Continue reading “Tele Neck Refinish”
I put this bass together in 2009, and I can’t believe that was almost a decade ago. It’s been a great bass and I primarily use it for recording. Historically the action has been on the high side with this instrument. This is a bit of a trade-off, but the upside is the strings take advantage of the extra room and the notes ring out like crazy on this bass. So all in all, it’s been a joy to own and play.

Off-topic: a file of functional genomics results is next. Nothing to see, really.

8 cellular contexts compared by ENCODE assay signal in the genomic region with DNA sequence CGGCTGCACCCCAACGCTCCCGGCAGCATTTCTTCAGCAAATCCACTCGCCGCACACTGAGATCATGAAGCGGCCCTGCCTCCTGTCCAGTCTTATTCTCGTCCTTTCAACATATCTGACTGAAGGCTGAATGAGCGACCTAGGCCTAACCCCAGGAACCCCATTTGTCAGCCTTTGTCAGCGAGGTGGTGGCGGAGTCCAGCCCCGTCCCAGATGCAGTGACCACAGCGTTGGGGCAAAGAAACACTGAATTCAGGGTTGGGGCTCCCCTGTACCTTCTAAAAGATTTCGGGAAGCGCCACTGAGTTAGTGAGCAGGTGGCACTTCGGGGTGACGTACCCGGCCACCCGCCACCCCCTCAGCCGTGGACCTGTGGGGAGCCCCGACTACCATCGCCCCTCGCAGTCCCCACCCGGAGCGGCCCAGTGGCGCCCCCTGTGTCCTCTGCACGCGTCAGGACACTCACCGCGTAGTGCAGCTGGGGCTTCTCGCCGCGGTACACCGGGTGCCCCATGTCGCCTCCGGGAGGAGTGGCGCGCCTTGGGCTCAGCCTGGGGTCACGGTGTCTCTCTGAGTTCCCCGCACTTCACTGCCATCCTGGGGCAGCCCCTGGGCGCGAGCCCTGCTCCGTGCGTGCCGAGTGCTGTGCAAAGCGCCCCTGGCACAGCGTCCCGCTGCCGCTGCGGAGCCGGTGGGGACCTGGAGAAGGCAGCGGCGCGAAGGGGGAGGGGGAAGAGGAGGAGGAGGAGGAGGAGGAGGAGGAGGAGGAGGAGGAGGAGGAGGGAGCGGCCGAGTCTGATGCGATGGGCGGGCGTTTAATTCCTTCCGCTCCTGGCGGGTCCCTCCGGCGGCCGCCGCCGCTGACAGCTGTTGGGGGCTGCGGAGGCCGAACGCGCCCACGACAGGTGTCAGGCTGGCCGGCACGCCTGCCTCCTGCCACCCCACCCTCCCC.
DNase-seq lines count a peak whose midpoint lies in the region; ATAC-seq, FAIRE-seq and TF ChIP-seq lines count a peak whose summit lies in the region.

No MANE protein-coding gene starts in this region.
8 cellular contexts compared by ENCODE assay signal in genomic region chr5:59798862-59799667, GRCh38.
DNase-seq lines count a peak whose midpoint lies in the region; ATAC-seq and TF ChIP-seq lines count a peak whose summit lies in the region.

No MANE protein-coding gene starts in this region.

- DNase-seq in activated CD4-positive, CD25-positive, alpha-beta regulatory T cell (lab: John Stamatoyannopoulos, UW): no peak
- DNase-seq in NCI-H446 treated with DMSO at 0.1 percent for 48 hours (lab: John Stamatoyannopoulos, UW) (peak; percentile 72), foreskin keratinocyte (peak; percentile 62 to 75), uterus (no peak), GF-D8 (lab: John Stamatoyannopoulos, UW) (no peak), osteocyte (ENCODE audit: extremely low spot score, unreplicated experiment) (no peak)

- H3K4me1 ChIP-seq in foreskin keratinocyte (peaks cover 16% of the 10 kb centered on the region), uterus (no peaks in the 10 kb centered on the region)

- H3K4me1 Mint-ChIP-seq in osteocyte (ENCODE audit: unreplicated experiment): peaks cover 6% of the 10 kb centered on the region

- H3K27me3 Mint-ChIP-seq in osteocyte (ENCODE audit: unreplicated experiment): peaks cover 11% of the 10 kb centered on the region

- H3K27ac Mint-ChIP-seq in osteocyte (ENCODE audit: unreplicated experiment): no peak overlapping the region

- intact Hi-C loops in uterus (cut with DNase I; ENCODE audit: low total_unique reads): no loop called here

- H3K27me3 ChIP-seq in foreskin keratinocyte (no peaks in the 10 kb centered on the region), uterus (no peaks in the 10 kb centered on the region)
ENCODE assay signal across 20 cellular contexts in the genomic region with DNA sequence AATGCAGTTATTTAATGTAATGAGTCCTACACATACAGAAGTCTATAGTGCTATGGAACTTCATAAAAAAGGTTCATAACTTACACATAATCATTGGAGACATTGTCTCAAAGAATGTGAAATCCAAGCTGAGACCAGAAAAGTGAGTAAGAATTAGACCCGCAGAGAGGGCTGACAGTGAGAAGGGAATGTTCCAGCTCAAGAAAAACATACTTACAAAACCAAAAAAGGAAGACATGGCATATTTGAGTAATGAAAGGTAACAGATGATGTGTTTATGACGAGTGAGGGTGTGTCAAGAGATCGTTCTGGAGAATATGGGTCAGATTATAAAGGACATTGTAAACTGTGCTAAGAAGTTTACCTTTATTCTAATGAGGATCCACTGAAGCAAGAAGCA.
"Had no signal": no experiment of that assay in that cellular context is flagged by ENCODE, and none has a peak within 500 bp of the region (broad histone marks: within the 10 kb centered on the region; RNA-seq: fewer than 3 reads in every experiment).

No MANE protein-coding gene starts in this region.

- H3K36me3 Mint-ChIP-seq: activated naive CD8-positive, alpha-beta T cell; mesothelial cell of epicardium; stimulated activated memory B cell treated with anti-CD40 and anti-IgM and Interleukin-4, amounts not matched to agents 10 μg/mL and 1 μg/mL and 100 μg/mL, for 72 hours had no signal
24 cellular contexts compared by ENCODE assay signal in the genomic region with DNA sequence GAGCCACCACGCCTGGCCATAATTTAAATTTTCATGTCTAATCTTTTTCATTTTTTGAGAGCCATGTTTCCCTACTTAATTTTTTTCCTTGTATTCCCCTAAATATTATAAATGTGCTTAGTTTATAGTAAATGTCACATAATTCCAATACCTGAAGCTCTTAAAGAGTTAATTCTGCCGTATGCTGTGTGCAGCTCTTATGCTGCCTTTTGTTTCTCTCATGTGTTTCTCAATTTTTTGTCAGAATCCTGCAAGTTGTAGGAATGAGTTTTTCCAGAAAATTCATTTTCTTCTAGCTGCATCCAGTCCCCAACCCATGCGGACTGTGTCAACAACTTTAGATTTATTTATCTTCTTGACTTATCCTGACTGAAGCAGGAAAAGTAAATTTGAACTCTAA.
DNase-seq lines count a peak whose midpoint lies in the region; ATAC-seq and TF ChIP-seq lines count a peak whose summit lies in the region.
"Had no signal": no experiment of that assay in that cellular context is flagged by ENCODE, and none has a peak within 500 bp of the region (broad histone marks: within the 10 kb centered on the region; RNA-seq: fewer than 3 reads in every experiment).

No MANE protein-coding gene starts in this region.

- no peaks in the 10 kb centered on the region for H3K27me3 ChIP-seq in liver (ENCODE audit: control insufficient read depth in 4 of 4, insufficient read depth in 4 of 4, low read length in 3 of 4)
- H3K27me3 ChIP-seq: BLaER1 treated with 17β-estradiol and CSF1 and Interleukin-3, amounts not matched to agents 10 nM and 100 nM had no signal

This was the second Warmoth project I completed and I’ve learned a lot since then. I was never happy with the finish I did on the neck. I went down the Tru-oil path originally, but somehow I got it in my head that I should go with a thicker finish to help ensure the neck would hold up to the string tension. ….in hind sight, this was an absurd idea and should never be attempted. This resulted in a gummy feeling on the back of the neck and there were also some drip marks on the fretboard from when I hung it to dry. While the finish left a lot to desire, it did work fine and hold up for almost a decade, but I finally got the end of my rope and decided to do something about it. Continue reading “Sprucing-up my Bass”